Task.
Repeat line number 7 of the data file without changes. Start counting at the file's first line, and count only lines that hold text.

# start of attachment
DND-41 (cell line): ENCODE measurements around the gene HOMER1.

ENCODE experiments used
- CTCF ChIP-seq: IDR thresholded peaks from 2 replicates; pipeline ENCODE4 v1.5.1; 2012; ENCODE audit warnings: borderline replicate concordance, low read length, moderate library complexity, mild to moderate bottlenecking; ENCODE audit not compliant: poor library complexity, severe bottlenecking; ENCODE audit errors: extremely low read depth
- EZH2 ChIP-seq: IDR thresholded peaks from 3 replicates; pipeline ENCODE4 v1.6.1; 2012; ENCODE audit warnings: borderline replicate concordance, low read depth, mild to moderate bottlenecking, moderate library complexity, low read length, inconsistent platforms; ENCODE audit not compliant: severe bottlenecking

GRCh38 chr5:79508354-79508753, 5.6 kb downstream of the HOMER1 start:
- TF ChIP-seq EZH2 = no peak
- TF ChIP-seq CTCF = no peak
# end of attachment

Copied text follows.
- TF ChIP-seq CTCF = no peak